.’. Dollis Hill House .’.

200 years ago this area was completely rural, with woods and farmland. The Finch family, one of the two important local families, bought up several pieces of land to make the Dollis Hill Estate. This included two farms, with the main farmhouse north of Dollis Hill Lane and the smaller one opposite it on the south. The farms around Willesden were well known for their hay, grown for the horses of London, and there were dairy farms producing milk.

In 1825 the family had enough money to replace the smaller farmhouse with a new house, named Dollis Hill House.

In 1881 Lord Tweedmouth’s daughter and her husband, Lord and Lady Aberdeen, moved in and they used it as a summer residence for 16 years. The Aberdeens were old friends of William Gladstone, who was Prime Minister for much of this time, and he frequently stayed with them for weekends, and sometimes for longer periods. Dollis Hill was particularly quiet and restful for a place so close to London, and Mr Gladstone, who was in his seventies by then, used to say that he felt better there than at any other place.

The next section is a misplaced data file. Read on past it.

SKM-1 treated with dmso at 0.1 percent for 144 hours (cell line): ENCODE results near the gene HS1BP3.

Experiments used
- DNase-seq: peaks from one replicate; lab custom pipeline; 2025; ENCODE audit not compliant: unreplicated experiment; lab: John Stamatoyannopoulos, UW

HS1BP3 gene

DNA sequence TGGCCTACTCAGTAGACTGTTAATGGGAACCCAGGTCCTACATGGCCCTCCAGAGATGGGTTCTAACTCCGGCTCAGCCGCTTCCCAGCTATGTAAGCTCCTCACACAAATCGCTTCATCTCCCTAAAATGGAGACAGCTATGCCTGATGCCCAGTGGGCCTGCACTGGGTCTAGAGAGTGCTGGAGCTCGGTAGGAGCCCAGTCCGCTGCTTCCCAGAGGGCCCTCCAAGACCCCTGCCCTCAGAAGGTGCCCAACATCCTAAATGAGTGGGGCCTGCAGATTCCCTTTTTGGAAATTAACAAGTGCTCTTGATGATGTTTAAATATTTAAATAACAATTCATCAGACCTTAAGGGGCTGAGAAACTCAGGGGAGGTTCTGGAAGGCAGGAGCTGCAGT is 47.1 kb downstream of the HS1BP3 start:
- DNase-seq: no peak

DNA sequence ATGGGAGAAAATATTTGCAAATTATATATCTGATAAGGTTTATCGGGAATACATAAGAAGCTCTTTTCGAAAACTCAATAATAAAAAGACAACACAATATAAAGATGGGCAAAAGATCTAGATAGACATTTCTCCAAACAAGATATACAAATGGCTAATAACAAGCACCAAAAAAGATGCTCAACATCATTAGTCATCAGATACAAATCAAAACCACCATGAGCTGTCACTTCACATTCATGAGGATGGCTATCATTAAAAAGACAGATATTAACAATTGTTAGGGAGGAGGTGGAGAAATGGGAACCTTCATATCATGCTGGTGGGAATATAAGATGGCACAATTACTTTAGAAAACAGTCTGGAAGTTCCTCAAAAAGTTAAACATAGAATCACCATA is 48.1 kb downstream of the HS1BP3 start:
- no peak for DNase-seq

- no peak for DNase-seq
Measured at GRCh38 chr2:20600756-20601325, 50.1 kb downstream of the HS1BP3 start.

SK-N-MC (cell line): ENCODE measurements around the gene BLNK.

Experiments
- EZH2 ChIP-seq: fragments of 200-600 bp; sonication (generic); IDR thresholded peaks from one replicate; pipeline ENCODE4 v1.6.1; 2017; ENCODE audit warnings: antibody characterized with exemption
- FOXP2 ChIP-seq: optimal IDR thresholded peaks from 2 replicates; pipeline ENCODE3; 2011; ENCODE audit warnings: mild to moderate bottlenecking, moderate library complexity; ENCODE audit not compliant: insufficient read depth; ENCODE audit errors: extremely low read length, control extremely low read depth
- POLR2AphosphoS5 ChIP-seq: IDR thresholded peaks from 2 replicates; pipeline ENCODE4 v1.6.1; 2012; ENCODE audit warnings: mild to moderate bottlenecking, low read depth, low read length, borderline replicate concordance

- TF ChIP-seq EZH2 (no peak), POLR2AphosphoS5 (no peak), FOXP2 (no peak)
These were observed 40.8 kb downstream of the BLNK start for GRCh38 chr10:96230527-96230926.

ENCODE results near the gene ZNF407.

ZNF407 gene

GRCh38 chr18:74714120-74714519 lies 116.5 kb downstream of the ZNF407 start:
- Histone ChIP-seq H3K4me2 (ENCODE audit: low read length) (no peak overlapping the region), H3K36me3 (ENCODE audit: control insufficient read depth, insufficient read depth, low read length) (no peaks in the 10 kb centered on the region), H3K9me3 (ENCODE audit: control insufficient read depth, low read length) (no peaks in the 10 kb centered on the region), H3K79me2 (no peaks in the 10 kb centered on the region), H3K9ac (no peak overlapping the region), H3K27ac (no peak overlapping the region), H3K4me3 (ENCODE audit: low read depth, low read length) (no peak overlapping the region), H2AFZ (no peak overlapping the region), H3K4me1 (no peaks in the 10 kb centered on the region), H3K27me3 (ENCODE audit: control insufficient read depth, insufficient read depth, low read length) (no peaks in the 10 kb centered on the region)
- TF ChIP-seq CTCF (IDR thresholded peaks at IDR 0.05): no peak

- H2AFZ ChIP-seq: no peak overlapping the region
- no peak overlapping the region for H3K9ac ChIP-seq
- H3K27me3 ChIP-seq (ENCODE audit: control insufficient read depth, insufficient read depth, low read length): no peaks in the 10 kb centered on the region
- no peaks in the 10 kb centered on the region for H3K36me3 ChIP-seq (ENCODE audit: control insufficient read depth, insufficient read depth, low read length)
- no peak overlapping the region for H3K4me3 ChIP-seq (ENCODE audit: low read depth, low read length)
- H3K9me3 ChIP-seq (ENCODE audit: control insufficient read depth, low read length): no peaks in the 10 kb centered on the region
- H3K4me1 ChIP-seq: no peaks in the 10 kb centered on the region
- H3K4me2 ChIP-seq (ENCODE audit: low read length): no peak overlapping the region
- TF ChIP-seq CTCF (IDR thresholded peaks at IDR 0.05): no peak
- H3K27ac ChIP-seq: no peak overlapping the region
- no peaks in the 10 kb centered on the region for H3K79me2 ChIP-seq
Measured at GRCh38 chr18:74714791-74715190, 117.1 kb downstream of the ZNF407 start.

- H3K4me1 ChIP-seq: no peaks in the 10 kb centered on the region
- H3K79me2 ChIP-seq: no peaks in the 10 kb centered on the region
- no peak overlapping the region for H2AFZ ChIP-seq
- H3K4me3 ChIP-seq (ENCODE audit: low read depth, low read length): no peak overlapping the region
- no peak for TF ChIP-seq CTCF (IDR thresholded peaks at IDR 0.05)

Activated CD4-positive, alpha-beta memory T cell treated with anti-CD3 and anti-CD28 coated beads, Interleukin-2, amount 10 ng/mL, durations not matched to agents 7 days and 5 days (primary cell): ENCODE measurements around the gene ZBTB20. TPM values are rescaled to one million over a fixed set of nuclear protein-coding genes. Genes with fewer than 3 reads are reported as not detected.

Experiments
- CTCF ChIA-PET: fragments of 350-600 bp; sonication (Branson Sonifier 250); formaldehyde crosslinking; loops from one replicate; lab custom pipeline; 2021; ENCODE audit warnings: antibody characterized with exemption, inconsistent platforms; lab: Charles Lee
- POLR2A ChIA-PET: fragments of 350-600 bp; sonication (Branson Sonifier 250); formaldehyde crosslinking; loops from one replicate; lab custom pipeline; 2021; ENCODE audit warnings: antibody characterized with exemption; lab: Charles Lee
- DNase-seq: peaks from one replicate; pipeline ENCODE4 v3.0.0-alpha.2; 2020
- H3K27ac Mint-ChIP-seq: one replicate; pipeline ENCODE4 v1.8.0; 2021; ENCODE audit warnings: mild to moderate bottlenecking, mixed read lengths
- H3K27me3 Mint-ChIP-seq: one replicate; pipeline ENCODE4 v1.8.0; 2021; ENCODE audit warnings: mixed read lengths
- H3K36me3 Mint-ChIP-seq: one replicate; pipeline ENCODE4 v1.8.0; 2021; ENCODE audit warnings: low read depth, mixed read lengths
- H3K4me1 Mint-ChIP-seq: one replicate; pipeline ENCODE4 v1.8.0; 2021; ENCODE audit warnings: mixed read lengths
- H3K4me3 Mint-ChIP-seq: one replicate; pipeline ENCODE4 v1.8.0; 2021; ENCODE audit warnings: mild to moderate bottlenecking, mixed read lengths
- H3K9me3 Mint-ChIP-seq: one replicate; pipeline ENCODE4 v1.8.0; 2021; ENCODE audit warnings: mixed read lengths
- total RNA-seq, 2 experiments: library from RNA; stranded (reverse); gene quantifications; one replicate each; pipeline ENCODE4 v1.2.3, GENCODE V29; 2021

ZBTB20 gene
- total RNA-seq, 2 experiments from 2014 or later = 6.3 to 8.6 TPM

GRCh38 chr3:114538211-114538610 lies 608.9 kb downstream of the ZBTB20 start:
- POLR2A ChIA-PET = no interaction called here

In 1897 Lord Aberdeen was appointed Governor-General of Canada and the Aberdeens moved out.

In 1899 Willesden Urban District Council decided that they needed to acquire another public open space before all the land was built over. The south of Dollis Hill Lane were bought from Robert Finch, who continued to farm the land to the north of the lane. William Gladstone had died the year before, so they decided to name the park in his honour, the park was opened by Lord Aberdeen on 25th May 1901.

Hugh Gilzean-Reid occupied the house after the Aberdeens moved out. He was a wealthy newspaper proprietor, and made some extensions. He continued to live in the house after it had been bought by the council, and he invited Mark Twain, the American author of Tom Sawyer and Huckleberry Finn, to stay in the summer of 1900. Twain wrote that he had “never seen any place that was so satisfactorily situated, with its noble trees and stretch of country, and everything that went to make life delightful, and all within a biscuit’s throw of the metropolis of the world.” “There is no suggestion of city here; it is country, pure and simple, and as still and reposeful as is the bottom of the sea.” He later wrote “Dollis Hill comes nearer to being a paradise than any other home I ever occupied”.

On November 2011 Dollis Hill House demolition started. A very sad moment of Brent History turning into pieces.

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